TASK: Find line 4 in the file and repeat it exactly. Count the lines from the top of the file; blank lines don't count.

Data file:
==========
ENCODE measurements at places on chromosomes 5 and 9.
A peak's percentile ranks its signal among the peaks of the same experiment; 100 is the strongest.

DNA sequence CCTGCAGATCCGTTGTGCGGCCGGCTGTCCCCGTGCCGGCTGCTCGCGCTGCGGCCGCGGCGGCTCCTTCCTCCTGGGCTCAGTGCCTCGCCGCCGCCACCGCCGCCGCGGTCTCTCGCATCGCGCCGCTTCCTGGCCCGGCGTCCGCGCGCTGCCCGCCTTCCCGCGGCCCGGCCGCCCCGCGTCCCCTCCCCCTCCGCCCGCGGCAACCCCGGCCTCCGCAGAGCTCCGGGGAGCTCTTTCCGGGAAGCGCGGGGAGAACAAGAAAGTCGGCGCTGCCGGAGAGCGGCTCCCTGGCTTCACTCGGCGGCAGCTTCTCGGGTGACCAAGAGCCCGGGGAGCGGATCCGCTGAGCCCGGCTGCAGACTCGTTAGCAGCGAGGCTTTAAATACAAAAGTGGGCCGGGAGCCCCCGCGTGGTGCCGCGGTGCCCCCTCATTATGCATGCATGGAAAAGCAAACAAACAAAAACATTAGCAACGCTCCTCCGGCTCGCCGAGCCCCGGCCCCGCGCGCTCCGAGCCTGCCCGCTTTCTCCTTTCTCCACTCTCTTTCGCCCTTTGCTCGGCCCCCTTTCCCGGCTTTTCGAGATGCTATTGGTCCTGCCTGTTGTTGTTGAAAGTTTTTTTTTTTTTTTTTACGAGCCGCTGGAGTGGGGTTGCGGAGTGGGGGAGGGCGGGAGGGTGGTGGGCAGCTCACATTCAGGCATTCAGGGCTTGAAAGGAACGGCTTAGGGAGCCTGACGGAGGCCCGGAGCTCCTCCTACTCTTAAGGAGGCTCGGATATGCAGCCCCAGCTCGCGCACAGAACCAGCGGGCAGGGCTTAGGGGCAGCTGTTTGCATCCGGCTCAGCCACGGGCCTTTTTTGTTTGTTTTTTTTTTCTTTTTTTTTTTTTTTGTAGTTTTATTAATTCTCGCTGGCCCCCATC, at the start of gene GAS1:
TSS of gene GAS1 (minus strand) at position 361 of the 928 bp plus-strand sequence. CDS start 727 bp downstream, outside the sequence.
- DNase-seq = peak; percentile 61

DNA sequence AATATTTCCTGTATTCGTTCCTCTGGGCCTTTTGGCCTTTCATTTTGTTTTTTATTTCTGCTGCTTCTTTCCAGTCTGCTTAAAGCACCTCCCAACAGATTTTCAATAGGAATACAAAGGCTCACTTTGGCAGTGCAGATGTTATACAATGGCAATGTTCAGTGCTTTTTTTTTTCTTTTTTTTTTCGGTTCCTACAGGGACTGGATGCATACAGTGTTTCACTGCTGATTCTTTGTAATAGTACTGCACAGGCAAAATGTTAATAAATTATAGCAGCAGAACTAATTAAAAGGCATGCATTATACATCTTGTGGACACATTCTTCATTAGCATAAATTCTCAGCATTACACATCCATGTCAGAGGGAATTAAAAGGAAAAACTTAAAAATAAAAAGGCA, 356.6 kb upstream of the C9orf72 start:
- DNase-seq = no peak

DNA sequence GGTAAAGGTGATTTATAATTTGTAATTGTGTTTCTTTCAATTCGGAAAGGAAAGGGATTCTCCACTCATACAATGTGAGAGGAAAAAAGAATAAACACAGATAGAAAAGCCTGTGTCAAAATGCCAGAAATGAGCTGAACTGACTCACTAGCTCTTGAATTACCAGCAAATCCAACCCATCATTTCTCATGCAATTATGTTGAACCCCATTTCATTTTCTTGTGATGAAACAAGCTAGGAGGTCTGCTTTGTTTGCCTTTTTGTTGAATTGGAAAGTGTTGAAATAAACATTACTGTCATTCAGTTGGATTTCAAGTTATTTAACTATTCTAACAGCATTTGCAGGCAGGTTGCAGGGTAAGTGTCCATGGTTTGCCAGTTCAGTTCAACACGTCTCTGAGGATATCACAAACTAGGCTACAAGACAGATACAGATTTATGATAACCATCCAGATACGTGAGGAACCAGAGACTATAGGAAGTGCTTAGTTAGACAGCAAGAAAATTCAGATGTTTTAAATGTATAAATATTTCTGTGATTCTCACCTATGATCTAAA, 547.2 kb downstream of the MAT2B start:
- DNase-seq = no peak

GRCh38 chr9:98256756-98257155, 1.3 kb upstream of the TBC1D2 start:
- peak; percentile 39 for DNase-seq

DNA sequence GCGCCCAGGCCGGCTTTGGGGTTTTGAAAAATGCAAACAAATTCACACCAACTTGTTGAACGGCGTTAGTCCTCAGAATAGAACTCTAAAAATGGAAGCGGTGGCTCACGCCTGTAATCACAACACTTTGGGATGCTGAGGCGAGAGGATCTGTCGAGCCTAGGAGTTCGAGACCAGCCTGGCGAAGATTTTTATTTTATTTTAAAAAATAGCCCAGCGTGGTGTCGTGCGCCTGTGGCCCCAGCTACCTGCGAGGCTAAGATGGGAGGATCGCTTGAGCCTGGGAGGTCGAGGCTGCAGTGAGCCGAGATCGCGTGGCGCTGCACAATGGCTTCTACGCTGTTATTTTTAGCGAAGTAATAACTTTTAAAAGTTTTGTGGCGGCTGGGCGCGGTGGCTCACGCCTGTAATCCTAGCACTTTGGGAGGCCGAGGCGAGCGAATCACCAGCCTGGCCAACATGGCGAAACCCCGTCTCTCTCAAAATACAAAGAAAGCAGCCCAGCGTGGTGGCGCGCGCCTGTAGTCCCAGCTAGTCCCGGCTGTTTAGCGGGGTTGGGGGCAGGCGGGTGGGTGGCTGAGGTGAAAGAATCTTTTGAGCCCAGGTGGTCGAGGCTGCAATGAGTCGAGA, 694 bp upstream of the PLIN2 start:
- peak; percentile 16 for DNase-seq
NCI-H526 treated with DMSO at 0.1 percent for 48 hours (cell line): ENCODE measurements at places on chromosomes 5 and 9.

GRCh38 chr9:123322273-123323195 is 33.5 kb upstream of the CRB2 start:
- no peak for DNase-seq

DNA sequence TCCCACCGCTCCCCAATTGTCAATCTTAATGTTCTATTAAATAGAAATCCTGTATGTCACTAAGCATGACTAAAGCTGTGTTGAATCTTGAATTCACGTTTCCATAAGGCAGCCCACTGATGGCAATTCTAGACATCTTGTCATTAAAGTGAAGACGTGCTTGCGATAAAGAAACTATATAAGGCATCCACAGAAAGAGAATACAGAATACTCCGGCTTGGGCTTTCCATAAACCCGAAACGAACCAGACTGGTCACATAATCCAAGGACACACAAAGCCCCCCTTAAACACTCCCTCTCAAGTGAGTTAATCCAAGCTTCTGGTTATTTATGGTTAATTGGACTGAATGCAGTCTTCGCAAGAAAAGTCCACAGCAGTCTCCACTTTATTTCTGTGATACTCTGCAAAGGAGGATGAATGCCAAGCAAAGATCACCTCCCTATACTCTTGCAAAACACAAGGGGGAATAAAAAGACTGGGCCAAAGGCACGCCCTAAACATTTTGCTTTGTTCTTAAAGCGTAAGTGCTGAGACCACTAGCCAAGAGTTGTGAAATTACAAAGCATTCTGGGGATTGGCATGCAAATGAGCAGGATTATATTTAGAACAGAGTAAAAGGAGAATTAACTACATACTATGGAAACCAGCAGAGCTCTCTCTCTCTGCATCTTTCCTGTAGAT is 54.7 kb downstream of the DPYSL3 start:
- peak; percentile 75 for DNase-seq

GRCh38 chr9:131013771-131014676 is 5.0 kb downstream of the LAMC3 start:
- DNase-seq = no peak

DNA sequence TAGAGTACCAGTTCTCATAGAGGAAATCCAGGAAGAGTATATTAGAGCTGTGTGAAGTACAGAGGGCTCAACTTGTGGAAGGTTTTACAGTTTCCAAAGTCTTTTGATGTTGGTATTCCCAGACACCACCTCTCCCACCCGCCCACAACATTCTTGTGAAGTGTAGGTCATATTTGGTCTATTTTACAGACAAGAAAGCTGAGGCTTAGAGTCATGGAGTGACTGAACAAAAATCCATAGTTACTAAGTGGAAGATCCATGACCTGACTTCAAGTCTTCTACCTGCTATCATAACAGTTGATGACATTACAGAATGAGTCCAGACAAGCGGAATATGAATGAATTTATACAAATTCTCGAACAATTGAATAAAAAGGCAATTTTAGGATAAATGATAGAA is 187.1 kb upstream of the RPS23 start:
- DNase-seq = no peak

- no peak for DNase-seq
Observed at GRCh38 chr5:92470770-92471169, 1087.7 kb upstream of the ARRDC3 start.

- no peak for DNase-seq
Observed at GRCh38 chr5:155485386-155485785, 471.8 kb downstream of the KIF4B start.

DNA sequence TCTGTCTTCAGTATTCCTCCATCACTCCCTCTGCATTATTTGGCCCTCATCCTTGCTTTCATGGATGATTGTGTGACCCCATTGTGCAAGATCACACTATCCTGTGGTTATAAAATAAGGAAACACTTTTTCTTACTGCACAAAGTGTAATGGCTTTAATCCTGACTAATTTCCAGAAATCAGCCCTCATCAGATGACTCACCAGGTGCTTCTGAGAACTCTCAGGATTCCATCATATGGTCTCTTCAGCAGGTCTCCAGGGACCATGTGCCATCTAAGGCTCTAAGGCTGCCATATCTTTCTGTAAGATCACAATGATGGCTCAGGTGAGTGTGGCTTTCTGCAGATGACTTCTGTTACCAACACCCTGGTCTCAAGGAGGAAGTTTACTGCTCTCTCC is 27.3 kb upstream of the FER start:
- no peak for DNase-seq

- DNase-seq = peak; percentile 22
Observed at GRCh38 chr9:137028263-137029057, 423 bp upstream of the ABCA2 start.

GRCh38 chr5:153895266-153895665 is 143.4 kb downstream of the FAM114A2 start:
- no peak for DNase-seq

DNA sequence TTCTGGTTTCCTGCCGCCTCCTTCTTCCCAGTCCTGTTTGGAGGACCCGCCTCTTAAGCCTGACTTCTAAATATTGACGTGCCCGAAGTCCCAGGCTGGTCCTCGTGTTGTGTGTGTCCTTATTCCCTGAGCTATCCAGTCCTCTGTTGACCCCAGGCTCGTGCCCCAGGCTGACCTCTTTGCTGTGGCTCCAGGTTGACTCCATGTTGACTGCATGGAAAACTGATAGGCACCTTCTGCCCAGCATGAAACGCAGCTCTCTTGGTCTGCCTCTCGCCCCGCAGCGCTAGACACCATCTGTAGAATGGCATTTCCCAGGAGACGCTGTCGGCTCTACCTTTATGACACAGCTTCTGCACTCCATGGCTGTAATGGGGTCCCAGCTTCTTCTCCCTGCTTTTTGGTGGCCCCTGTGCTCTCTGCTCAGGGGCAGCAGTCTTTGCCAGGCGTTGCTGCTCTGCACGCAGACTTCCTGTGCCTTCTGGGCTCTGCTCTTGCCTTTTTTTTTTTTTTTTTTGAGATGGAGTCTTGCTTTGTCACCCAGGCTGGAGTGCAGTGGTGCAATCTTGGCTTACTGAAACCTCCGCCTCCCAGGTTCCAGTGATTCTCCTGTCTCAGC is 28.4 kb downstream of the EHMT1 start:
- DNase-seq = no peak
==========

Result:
TSS of gene GAS1 (minus strand) at position 361 of the 928 bp plus-strand sequence. CDS start 727 bp downstream, outside the sequence.